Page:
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B-1 Cells: biological activity and importance in the implantation and metastatization of experimental murine melanoma cells

Abstract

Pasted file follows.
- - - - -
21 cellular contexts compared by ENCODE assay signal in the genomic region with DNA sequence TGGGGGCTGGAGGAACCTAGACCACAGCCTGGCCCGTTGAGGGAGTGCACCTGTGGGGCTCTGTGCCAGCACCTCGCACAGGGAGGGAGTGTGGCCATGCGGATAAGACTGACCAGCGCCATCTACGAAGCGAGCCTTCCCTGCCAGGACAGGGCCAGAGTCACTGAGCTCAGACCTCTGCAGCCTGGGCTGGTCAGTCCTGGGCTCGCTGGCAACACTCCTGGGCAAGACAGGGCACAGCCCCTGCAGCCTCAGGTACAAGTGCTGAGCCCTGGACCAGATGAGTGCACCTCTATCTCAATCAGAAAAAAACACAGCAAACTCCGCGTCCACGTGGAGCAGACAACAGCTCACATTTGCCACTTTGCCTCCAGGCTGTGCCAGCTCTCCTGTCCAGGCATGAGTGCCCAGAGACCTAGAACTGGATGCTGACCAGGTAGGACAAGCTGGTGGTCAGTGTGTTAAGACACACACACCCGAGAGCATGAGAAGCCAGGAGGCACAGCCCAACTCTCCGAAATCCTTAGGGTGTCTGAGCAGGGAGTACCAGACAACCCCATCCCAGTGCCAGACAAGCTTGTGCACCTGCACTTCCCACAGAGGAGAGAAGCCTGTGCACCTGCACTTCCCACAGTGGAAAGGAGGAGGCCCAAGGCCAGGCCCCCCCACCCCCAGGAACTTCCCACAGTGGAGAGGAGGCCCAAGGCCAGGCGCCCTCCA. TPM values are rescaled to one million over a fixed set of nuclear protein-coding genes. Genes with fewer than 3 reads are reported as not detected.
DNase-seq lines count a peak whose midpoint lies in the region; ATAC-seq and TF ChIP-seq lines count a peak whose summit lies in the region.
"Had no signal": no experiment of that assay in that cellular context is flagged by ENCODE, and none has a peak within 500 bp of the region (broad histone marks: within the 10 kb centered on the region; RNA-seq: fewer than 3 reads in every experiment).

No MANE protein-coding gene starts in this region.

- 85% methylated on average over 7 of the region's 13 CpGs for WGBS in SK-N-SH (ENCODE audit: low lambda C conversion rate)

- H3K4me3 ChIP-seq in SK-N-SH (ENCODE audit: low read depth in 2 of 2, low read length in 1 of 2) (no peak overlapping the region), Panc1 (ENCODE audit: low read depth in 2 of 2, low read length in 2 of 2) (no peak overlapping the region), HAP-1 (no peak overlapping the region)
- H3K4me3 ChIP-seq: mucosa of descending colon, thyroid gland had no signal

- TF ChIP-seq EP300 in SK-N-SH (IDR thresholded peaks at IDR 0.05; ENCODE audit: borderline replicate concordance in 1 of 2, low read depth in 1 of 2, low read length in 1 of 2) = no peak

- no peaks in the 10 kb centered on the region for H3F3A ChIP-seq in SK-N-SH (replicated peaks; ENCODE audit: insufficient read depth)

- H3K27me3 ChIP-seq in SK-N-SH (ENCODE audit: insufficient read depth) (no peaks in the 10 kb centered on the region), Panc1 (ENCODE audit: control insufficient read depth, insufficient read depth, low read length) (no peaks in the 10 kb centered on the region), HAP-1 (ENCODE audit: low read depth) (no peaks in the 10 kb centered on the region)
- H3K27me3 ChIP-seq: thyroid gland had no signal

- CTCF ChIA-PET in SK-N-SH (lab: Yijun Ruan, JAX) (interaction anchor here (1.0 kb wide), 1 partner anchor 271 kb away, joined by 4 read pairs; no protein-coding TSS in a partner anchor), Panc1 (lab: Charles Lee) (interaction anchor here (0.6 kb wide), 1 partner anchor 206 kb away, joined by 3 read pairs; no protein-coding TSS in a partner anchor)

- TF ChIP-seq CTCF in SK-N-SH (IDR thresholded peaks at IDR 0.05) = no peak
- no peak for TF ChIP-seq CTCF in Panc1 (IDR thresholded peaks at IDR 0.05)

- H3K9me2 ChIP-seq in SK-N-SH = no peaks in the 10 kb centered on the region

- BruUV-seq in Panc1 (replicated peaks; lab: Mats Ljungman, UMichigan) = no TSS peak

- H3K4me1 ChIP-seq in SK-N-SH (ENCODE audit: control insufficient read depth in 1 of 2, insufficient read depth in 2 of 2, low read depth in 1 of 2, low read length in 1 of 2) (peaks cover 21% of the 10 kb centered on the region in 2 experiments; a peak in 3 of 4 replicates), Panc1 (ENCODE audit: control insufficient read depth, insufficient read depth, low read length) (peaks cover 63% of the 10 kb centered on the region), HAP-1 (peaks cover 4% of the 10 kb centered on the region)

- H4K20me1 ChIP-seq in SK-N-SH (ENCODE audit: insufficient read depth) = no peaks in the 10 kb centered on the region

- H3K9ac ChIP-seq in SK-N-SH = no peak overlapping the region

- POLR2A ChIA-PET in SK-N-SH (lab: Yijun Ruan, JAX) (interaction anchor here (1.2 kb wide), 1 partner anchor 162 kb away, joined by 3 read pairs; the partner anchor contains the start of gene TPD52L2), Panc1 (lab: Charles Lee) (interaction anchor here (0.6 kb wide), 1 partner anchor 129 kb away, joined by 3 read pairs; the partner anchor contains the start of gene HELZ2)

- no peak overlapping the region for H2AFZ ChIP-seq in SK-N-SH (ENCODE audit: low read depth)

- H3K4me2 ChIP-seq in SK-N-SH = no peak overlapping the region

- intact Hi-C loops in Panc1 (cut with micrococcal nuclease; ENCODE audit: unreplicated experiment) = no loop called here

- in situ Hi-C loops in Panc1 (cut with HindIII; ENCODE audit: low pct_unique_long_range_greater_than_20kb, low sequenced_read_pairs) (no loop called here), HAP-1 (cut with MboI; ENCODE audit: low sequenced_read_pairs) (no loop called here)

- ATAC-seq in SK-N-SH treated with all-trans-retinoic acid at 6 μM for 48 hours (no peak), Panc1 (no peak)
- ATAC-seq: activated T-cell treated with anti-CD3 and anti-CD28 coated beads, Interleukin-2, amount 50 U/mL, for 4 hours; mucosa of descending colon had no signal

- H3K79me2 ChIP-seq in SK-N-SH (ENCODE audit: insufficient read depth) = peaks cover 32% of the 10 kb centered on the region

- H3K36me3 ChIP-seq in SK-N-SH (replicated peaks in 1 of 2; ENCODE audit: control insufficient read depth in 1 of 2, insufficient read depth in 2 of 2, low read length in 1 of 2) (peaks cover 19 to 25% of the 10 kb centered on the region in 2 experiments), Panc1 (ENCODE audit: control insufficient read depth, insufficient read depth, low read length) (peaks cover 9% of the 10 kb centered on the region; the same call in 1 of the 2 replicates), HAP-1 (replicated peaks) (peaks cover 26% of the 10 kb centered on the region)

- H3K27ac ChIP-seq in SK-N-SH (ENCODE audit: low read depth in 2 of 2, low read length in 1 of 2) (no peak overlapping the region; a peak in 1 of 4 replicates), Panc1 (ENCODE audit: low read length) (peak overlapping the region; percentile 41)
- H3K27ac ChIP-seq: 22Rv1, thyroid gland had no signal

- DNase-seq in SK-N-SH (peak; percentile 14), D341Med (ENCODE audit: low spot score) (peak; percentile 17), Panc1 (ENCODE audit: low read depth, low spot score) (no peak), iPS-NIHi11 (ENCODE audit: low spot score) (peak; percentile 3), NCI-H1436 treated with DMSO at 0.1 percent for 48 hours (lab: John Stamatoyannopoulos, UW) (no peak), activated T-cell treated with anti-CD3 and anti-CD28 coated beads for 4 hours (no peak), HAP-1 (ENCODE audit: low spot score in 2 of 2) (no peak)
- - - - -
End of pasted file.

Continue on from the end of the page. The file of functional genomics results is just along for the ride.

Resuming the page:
Although more than 20 years have passed since the discovery of B-1 cells, a large number of reports have been made in order to characterize and determine the origin and function of these cells. These efforts have sparked a good deal of controversy, little was added to better understand the role these cells might have on the modulation of pathologic phenomena such as inflammation. At least three B cell subsets, B-1 a, B-1 b and B-2 (conventional B cells) are present in the mouse periphery. B-1 cells constitute a minor fraction of B-cell population in spleen and Iymph nodes of mice. Nevertheless, they represent the main B-cell population in their peritoneal and pleural cavities. They express high levels of surface IgM, low levels of B220 and IgD, but not CD23, whereas conventional B-2 cells express high levels of B220 and IgD, CD23 and low levels of IgM. Although B-1 cells bear several features of B Iymphocytes, they also express characteristic surface markers of monocyte-derived macrophages such as low levels of Mac-1. Moreover, a subset designed B-1a have intermediate levels of CD5 on their surface. However, Mac-1 and CD5 antigens are lost when B-1 cells migrate out of the peritoneal cavity. Based on these characteristics, this cell lineage has been seen as a promiscuous lineage. Almeida et al demonstrated that B-1 cells spontaneously proliferate in stationary cultures of normal adherent mouse peritoneal cells. Additional experiments gave support for this conclusion since when peritoneal cells from Xid mice were cultivated, B-1 cells did not proliferate. As demonstrated in the literature, Xid mice have the production of B-1 Iymphocyte impaired. Further, B-1 cells migrate to a non-specific inflammatory focus and differentiated into a macrophage-like cell. Nevertheless, the role these cells might play on the kinetics and fate of the inflammatory response and on parasite infection is not yet fully established. However, Xid mice are significantly more resistant to T. cruzi, P. brasiliensis (Kipnis, pers commun) and Iymphatic filarial parasite infections. These data support the hypothesis that B-1 cells could down-regulate the efficacy of effector cells, such as macrophages, to eliminate parasites in the inflammatory milieu. Additionally, B-1 cells produce and utilize IL -10 as an autocrine growth factor and this cytokine is an important negative regulator of cell mediated immunity. In this direction, our group demonstrated that B-1 cells can influence effector functions of macrophages in vitro via IL-10 secretion. Here in we intend to demonstrate that B-1 cells exit celomatic cavities and migrate to an inflammatory site to transform into a novel type of mononuclear phagocyte. In addition, some aspects concerning the characterization of precursors of these cells and the mechanisms of their survival in culture will be addressed. Results will certainly bring new insights on the role these cells could play in inflammatory, degenerative and neoplasic pathologies. (AU)